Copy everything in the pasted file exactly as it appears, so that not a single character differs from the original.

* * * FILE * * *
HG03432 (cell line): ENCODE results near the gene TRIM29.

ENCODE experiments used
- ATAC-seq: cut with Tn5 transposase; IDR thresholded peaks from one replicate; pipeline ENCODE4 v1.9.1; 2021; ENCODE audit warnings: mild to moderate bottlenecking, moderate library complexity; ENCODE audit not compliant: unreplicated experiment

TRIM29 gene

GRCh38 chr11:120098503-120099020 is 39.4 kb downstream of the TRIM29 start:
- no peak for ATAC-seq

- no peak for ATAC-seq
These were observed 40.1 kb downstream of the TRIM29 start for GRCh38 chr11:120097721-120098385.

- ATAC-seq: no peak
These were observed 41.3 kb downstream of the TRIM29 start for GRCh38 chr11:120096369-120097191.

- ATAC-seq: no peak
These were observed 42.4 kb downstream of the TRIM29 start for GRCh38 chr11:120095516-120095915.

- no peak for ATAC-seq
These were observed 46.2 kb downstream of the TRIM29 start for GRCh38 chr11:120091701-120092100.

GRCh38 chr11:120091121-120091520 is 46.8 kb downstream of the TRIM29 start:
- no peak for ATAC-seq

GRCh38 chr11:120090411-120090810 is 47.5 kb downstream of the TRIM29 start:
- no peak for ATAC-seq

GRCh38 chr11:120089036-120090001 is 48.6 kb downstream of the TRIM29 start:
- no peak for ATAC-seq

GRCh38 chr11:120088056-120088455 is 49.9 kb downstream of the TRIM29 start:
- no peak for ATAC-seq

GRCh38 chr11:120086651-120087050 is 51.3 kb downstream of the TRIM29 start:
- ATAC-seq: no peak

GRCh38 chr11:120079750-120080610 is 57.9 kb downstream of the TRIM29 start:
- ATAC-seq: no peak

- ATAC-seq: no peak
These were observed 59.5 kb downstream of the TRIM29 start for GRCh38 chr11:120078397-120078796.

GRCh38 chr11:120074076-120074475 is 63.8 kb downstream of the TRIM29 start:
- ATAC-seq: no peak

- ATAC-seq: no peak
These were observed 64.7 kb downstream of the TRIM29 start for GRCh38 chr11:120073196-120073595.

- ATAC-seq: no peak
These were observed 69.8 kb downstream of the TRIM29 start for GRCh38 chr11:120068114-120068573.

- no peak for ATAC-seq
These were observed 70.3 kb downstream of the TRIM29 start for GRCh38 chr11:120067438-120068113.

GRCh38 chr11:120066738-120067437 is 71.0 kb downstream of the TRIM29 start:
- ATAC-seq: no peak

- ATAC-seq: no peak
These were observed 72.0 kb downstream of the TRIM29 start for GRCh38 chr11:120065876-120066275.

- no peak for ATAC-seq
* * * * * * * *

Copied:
HG03432 (cell line): ENCODE results near the gene TRIM29.

ENCODE experiments used
- ATAC-seq: cut with Tn5 transposase; IDR thresholded peaks from one replicate; pipeline ENCODE4 v1.9.1; 2021; ENCODE audit warnings: mild to moderate bottlenecking, moderate library complexity; ENCODE audit not compliant: unreplicated experiment

TRIM29 gene

GRCh38 chr11:120098503-120099020 is 39.4 kb downstream of the TRIM29 start:
- no peak for ATAC-seq

- no peak for ATAC-seq
These were observed 40.1 kb downstream of the TRIM29 start for GRCh38 chr11:120097721-120098385.

- ATAC-seq: no peak
These were observed 41.3 kb downstream of the TRIM29 start for GRCh38 chr11:120096369-120097191.

- ATAC-seq: no peak
These were observed 42.4 kb downstream of the TRIM29 start for GRCh38 chr11:120095516-120095915.

- no peak for ATAC-seq
These were observed 46.2 kb downstream of the TRIM29 start for GRCh38 chr11:120091701-120092100.

GRCh38 chr11:120091121-120091520 is 46.8 kb downstream of the TRIM29 start:
- no peak for ATAC-seq

GRCh38 chr11:120090411-120090810 is 47.5 kb downstream of the TRIM29 start:
- no peak for ATAC-seq

GRCh38 chr11:120089036-120090001 is 48.6 kb downstream of the TRIM29 start:
- no peak for ATAC-seq

GRCh38 chr11:120088056-120088455 is 49.9 kb downstream of the TRIM29 start:
- no peak for ATAC-seq

GRCh38 chr11:120086651-120087050 is 51.3 kb downstream of the TRIM29 start:
- ATAC-seq: no peak

GRCh38 chr11:120079750-120080610 is 57.9 kb downstream of the TRIM29 start:
- ATAC-seq: no peak

- ATAC-seq: no peak
These were observed 59.5 kb downstream of the TRIM29 start for GRCh38 chr11:120078397-120078796.

GRCh38 chr11:120074076-120074475 is 63.8 kb downstream of the TRIM29 start:
- ATAC-seq: no peak

- ATAC-seq: no peak
These were observed 64.7 kb downstream of the TRIM29 start for GRCh38 chr11:120073196-120073595.

- ATAC-seq: no peak
These were observed 69.8 kb downstream of the TRIM29 start for GRCh38 chr11:120068114-120068573.

- no peak for ATAC-seq
These were observed 70.3 kb downstream of the TRIM29 start for GRCh38 chr11:120067438-120068113.

GRCh38 chr11:120066738-120067437 is 71.0 kb downstream of the TRIM29 start:
- ATAC-seq: no peak

- ATAC-seq: no peak
These were observed 72.0 kb downstream of the TRIM29 start for GRCh38 chr11:120065876-120066275.

- no peak for ATAC-seq